On Trinity Sunday we celebrate the heart of our faith – an encounter with a God of love. The Trinity has often been described using images that in the end always limp and fail to capture the glory and sublime beauty of a doctrine that is only able to be encountered in prayer, rather than described by theology. The divine dance between the three persons of the Trinity is capable of holding and sustaining every one of us, as we share in this call to be loved and share that love with others.
Perhaps on a Sunday when we celebrate the experience of love at the heart of God, it is proper to reflect on another love that is in the news with the results of the referendum in Ireland and the new private members bill by the leader of the Opposition to legislate for so-called Gay Marriage. In response, the Australian Bishops have released a document (available on the parish website). It is a good document, but like the public sentiment that it is responding to, the arguments are not deeply convincing. Because we have ostracised anyone who is different and actively discriminated against certain people – whether that difference relates to skin colour, gender, nationality, religion, size, shape, height, weight, dominant hand, looks, wealth, and of course by sexual orientation – for so long, the debate has centred around questions of equality, fairness and discrimination. As much as the church attempts to argue that this is not a case of discrimination, the fact that this is where the debate has (wrongly) landed the church in arguing for a traditional understanding of marriage appears to be discriminating. Which is unfortunate, to say the least.
The word marriage in our society has already been misappropriated. What the state understands as a legal or valid civil marriage can be radically different from the fullness of the Catholic appreciation for the beauty of sacramental marriage. For example, it is perfectly legal in a civil understanding for a man and a woman to enter into a marriage with no intention (borne out by the pre-nuptial agreement) for permanence, fidelity or fruitfulness. The exclusion of any one of these essential ends of marriage automatically annuls a marriage in the Catholic understanding – but not for the civil variety. A couple in a civil marriage can agree to ‘marry’ for as long as the love lasts, not to have any children, and have other partners when the desire arises. That this kind of arrangement has been allowed to wear the (false) title of a marriage is one of the significant problems in this debate. If this kind of relationship can be called a marriage, then it quickly descends into a question of discrimination when a similarly described same-sex relationship is not able to be celebrated. Is marriage the most appropriate word to describe either relationship? No, of course not. And this strikes at the heart of our dilemma as we continue to move forward as a society without adequately addressing the state of our history and the discrimination and hatred that continues to lurk just beneath the surface.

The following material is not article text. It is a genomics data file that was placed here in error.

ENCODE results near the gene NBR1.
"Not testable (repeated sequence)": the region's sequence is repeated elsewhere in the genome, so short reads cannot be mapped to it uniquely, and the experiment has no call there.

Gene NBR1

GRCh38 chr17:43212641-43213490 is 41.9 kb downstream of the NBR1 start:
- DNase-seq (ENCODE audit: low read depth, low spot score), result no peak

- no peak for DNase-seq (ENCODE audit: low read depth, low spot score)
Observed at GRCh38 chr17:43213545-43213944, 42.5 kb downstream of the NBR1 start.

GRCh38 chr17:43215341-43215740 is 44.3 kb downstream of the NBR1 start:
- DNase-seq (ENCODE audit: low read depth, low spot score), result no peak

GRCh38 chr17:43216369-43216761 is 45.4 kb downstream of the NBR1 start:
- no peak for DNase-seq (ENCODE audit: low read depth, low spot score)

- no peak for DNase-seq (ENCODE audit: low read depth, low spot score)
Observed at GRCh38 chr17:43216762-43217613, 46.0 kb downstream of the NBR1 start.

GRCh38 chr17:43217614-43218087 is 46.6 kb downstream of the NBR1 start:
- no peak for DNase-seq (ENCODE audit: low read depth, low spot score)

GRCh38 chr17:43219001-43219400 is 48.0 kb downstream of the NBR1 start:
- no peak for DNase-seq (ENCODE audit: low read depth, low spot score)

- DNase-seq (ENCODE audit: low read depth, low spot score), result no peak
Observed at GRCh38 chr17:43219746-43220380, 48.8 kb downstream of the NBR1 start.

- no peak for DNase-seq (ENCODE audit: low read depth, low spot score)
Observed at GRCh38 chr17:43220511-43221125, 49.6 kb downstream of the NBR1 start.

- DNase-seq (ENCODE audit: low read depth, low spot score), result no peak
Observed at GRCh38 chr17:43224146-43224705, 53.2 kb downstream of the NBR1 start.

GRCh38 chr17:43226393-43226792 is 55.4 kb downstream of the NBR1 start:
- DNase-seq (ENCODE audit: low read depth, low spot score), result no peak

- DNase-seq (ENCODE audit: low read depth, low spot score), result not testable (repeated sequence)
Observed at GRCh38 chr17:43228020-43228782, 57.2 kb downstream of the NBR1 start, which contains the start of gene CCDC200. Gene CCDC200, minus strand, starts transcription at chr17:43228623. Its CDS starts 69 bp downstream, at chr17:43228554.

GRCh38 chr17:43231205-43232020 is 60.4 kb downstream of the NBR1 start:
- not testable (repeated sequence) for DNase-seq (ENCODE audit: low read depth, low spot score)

You may object that the scriptures clearly condemn homosexuality – and by extension any version of a same-sex union. Without getting into the arguments about what exactly the six-or-seven verses that condemn sodomy were against – although in that society, homosexuality was more about temple and ritual prostitution, acts of violence, inhospitality and pederasty – so all of these should clearly be condemned. Even so, the fact that it is only six-or-seven verses in a library of 73 books (in a Catholic bible) which together contain some 35,526 verses help put the issue into a scriptural perspective. And although Jesus says many things about money, justice, prayer and some things about human sexuality – he doesn’t actually say anything specifically about homosexuality. Which does leave one wondering…
Recorded at St Col’s, Vigil (10 mins)
Trinity Sunday, Year B.